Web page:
The Cornoavirus (COVID-19) outbreak highlights serious deficiencies in scholarly communication | Impact of Social Sciences

“As research and government responses to the COVID-19 outbreak escalate in the face of a global public health crisis, Vincent Larivière, Fei Shu and Cassidy R. Sugimoto reflect on efforts to make research on this subject more widely available. Arguing that a narrow focus on research published in high ranking journals predominantly in English has impeded research efforts, they suggest that the renewed emphasis on carrying out open research on the virus presents an opportunity to reassess how research and scholarly communication systems serve the public good….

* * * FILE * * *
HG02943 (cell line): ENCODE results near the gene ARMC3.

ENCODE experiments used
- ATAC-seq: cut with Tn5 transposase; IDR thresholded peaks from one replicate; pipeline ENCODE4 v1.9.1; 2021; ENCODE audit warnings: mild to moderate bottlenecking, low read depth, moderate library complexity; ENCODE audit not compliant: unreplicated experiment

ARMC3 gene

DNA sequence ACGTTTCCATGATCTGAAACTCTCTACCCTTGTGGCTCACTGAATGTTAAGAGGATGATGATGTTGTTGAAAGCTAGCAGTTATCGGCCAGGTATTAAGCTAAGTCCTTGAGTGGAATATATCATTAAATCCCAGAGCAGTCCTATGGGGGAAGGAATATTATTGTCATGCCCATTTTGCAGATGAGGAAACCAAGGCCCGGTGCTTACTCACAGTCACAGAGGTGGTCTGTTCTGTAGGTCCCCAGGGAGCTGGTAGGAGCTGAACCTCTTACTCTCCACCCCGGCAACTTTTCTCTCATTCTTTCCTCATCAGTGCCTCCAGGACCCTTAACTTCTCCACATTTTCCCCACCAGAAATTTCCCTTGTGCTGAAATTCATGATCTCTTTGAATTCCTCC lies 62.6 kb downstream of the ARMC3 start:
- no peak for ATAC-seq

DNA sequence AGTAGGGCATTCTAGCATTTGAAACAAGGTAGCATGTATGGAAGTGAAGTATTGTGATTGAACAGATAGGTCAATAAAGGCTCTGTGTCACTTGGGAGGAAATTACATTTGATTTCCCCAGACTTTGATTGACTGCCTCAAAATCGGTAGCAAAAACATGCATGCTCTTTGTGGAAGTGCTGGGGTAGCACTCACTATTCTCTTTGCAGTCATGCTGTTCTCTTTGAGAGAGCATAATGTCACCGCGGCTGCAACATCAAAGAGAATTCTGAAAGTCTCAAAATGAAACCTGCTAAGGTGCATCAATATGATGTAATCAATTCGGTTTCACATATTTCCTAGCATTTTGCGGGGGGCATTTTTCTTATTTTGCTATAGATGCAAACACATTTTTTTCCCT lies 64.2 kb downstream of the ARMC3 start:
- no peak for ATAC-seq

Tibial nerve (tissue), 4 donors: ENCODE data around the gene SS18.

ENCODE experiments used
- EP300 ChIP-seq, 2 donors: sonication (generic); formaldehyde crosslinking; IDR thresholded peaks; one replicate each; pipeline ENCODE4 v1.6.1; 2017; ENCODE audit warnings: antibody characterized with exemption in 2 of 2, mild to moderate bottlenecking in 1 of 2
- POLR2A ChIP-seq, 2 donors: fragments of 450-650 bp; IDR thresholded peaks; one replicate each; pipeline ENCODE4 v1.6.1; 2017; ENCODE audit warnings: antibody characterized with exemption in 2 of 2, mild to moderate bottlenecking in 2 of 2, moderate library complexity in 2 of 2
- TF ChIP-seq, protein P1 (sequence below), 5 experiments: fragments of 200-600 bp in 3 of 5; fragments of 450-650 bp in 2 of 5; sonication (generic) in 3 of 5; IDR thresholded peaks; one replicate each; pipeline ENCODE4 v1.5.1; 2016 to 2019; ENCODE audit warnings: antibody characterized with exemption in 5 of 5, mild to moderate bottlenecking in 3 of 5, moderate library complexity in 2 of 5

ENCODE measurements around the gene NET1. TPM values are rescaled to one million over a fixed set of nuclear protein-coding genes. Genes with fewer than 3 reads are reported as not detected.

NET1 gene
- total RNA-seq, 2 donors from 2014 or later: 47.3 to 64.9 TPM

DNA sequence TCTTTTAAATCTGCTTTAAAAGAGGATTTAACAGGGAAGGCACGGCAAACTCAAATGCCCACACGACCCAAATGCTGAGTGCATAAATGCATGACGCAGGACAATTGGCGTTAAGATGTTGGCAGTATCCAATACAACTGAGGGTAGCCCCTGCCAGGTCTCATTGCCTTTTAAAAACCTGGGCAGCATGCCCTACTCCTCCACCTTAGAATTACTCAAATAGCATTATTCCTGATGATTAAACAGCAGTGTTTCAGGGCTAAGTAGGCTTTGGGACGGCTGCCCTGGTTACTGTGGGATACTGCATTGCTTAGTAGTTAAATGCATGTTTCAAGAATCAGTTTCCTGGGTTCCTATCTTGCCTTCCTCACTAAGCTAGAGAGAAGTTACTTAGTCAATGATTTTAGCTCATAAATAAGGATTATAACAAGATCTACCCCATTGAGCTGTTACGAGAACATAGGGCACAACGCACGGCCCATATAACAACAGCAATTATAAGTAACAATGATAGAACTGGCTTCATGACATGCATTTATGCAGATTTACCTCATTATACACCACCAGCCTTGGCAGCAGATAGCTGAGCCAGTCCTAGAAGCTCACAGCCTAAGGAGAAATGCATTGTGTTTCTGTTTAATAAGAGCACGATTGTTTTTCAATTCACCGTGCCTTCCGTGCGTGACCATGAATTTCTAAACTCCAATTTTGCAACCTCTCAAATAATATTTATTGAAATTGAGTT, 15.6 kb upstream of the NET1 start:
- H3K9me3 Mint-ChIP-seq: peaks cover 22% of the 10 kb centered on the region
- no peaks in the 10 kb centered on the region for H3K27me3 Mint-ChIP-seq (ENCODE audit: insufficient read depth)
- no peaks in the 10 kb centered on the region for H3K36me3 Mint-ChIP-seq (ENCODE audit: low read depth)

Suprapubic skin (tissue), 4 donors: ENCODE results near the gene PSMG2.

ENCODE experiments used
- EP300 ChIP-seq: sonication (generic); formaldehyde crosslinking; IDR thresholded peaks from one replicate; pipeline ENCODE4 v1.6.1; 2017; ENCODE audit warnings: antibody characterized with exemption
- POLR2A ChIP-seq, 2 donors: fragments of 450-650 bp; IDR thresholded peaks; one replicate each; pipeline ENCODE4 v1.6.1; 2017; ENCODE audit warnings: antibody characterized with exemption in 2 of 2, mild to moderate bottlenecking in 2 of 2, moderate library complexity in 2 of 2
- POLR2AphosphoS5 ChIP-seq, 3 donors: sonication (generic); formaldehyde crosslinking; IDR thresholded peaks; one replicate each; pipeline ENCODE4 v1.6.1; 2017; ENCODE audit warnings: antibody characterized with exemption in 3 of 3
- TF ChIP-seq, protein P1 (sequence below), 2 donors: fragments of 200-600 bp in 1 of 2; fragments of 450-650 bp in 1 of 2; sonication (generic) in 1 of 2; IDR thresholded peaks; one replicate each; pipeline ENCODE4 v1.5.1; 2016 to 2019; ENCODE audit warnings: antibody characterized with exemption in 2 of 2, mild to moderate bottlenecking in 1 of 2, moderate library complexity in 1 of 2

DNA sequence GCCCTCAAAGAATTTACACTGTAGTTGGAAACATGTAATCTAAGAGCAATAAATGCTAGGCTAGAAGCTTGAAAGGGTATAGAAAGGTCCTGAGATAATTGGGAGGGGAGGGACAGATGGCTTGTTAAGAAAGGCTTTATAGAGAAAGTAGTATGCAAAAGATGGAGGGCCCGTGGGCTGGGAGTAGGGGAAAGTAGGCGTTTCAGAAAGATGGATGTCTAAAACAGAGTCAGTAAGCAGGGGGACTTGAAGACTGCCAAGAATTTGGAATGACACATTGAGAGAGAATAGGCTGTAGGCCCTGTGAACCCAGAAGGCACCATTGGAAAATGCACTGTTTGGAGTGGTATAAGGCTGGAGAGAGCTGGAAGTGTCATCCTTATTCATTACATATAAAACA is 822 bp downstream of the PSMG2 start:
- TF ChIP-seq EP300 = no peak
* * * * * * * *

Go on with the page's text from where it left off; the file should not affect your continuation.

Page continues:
The Trump administration in the United States, for example, is considering an executive order that would make all federally funded studies free to read on publication. Similarly, the Plan S coalition of funders require all funded research to be published in open access journals. While many funding agencies have adopted open access policies, compliance is variable and embargoes currently limit immediate access to biomedical research. Both the potential executive order and Plan S have been opposed by many of the signatories on the Wellcome Trust statement. This is a blatant contradiction….”